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Re: snmpconf Comments on BCP-09
At 01:11 PM 8/1/2002, Wayne F. Tackabury wrote:
>>9) section 3.4.2, last para, makes a point that DNS names used
>> as an index don't create a potential problem. However, unless
>> the DNS definitions have been changed, DNS names can be
>> upto 128 chars (and maybe international char sets make this
>> worse). A DNS name consisting of close to 128 octets used
>> as an index would mean that the instance could not be specified.
>> This has a higher probability of a problem when two DNS
>> names are used in the index.
>Good point, this suggests different than what we were after. The point is to specify the SIZE clause for anything using a InetAddress as an index (which the prior paragraph calls out). The paragraph now reads:
>One need consider the SMI limitation on the 128 sub-identifier
>specification when using certain kinds of network address index
>types. The most likely practical liability encountered in practice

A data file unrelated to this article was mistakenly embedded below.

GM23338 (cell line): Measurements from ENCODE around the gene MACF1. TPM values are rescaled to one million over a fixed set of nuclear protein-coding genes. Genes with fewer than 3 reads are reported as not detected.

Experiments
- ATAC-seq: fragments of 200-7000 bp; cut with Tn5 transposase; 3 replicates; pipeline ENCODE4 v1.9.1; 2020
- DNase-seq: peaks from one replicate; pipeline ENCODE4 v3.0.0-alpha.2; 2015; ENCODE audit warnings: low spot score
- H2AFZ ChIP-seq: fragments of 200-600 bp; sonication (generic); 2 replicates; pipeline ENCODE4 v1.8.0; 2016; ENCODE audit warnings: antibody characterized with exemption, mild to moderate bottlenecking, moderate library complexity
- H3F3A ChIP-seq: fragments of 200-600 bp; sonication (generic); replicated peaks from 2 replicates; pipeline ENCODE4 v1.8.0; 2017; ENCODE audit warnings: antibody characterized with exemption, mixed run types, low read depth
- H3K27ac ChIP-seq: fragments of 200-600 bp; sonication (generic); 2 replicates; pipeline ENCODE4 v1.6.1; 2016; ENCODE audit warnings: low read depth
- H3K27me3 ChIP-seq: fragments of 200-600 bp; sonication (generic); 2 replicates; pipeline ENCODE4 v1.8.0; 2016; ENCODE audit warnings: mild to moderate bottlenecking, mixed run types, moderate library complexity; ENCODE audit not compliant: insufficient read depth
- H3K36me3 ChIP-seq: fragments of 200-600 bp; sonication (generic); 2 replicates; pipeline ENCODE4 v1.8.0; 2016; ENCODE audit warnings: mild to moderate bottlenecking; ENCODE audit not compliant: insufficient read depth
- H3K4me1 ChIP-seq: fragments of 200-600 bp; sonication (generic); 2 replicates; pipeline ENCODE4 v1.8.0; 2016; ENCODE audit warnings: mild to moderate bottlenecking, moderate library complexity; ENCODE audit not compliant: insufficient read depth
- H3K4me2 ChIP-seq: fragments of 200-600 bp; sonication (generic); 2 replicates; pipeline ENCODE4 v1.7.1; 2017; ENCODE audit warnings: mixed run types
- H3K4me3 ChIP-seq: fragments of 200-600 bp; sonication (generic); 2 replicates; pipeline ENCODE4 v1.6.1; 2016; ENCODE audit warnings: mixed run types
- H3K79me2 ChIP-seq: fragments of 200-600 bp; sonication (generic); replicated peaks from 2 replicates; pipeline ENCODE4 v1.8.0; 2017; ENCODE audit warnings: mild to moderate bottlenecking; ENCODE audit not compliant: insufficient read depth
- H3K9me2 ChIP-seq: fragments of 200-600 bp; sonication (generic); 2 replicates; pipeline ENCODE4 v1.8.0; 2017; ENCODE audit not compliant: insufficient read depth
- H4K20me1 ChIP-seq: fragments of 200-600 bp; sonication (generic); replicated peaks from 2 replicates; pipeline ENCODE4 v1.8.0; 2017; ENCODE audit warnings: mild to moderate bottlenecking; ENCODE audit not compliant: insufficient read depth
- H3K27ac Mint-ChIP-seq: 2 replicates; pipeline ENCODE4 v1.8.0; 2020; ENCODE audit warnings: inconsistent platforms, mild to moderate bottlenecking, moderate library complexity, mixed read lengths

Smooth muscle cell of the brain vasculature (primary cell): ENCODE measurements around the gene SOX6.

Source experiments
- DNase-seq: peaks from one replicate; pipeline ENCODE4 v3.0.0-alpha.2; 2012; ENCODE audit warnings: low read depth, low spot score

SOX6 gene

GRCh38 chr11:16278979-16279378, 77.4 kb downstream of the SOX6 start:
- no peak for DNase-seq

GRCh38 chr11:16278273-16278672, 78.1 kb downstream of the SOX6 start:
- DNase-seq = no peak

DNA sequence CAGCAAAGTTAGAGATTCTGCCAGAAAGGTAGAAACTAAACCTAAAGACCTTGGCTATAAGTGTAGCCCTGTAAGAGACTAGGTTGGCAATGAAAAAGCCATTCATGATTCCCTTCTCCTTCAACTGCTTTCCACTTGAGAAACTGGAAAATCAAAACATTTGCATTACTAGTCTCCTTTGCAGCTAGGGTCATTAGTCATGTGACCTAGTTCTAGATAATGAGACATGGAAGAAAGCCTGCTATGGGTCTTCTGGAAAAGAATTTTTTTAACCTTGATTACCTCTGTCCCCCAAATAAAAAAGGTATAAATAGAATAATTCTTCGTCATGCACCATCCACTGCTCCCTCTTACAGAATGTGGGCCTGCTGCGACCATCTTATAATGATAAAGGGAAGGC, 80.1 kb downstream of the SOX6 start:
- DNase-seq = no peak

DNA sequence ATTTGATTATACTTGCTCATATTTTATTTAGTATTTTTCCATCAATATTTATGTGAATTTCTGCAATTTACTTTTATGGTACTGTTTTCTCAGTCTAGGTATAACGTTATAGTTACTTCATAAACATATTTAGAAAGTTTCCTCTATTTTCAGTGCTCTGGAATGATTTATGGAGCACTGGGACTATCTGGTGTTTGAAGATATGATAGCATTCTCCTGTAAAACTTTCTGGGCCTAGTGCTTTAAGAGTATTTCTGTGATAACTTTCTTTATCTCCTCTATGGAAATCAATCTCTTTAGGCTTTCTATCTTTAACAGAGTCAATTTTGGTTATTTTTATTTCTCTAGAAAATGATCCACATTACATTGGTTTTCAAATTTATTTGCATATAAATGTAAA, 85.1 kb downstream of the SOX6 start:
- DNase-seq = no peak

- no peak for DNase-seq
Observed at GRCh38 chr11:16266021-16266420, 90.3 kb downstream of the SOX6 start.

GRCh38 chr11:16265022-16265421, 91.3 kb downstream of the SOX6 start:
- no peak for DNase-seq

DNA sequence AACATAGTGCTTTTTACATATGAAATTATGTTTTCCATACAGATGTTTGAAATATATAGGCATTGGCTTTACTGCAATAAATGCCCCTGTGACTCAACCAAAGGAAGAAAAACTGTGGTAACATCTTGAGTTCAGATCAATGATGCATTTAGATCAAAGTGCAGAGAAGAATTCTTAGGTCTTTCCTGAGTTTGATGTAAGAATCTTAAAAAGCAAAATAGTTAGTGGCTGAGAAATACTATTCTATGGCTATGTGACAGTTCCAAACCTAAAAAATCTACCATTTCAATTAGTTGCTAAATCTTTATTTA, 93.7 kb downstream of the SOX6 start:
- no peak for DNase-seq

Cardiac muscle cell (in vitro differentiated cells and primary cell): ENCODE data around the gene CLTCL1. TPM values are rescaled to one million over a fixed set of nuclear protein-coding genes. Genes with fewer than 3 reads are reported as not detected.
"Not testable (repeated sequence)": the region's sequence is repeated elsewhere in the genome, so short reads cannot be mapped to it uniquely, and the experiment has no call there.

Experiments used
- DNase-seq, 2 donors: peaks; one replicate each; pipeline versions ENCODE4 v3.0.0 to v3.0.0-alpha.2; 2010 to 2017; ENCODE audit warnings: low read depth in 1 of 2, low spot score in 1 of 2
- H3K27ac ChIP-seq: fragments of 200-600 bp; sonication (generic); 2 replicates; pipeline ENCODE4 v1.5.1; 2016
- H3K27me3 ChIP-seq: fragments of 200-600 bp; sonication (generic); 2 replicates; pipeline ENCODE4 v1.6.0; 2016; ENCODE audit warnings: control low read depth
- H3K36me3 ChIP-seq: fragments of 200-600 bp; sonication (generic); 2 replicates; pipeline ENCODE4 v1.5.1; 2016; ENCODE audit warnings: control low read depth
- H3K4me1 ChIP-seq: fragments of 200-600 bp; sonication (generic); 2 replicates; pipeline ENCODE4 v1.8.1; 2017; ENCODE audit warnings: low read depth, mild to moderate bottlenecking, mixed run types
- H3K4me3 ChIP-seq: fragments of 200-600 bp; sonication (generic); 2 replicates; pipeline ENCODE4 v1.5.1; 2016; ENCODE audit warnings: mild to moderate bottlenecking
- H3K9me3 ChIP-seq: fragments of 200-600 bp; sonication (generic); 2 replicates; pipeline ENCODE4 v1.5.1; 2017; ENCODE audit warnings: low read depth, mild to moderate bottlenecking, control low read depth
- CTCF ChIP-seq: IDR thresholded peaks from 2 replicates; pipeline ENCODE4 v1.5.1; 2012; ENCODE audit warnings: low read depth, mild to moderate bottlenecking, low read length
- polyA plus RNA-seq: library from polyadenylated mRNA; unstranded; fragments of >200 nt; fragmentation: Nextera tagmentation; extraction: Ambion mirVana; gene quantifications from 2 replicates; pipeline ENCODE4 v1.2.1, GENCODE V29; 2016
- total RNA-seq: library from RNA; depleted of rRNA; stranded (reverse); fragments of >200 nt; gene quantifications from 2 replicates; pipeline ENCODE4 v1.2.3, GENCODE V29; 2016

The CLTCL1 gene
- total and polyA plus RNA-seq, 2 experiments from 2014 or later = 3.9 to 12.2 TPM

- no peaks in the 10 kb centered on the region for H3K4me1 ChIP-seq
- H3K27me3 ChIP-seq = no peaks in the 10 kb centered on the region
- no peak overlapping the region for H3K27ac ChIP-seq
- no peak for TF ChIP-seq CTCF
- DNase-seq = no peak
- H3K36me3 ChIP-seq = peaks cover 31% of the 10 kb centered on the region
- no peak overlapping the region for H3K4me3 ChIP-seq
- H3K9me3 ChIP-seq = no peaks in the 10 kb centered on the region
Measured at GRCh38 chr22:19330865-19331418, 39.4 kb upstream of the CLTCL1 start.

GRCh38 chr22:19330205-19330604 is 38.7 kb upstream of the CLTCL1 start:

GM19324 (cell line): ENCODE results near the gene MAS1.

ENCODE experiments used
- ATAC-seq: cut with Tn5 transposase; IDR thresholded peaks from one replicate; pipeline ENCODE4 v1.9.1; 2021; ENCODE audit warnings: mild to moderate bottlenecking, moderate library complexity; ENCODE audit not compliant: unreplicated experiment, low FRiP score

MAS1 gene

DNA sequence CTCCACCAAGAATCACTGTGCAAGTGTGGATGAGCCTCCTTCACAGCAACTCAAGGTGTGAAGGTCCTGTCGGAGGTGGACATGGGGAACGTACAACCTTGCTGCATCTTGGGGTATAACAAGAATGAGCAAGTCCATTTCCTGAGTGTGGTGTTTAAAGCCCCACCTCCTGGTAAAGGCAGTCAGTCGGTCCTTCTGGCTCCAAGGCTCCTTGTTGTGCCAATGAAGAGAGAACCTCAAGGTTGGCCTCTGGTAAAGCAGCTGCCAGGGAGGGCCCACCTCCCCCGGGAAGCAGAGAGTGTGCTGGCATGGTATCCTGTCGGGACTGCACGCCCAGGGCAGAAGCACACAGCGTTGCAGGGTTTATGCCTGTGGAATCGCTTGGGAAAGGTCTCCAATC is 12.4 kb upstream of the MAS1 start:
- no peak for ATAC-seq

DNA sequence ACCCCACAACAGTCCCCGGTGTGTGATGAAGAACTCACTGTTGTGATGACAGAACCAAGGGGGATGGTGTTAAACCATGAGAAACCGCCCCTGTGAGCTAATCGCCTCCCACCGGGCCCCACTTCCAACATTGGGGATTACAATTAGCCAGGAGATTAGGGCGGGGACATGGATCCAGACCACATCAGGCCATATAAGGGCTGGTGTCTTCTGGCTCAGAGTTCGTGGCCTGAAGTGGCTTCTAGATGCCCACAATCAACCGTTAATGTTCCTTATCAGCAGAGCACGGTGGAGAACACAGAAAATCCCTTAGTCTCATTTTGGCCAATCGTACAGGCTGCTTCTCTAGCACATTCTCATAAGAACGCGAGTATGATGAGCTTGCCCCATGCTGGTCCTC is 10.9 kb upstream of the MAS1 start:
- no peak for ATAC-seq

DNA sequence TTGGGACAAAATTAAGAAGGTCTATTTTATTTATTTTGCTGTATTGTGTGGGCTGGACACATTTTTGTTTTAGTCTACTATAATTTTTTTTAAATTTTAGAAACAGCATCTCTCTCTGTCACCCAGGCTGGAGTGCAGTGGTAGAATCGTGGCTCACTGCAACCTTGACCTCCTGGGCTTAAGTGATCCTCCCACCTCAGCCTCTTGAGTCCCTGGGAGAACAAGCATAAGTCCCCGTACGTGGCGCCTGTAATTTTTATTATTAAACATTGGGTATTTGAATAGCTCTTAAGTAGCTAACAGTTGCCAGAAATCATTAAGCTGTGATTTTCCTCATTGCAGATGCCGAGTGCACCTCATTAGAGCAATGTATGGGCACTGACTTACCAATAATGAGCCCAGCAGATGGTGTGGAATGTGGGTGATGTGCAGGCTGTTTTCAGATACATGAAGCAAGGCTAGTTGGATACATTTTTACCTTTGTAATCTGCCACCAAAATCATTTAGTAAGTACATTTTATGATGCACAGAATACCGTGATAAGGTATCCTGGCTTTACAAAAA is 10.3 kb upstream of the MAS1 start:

>has been with DNS names, which can in fact be in excess of 128
>bytes. The problem can be, of course, compounded when multiple
>indices of this type are specified for a table.
This practice is problematic. The 128 sub-OID limit is an arbitrary
rule that was added to SMIv2. The SMIng WG is likely to change the
limit to 256 sub-OIDs in SMIv3. (I think there should be no limit,
or a limit of 65535 subOIDs!) It was placed there with the assumption
that SNMP PDUs (over UDP) were <= 484 octets in length. It was
placed there without much forethought and before it was fashionable
to use strings in an INDEX clause.
The current practice of creating an arbitrary SIZE clause that allows
for (128 - static_oid_length - 1) sub-OIDs is going to cause more
problems over time than it solves. There is absolutely no "protocol sense"
to the limit of 128. When it changes to a larger number in the
near future, all MIBs that artificially conform to this limit will be
obsolete, and will need to be updated.
>>/david t. perkins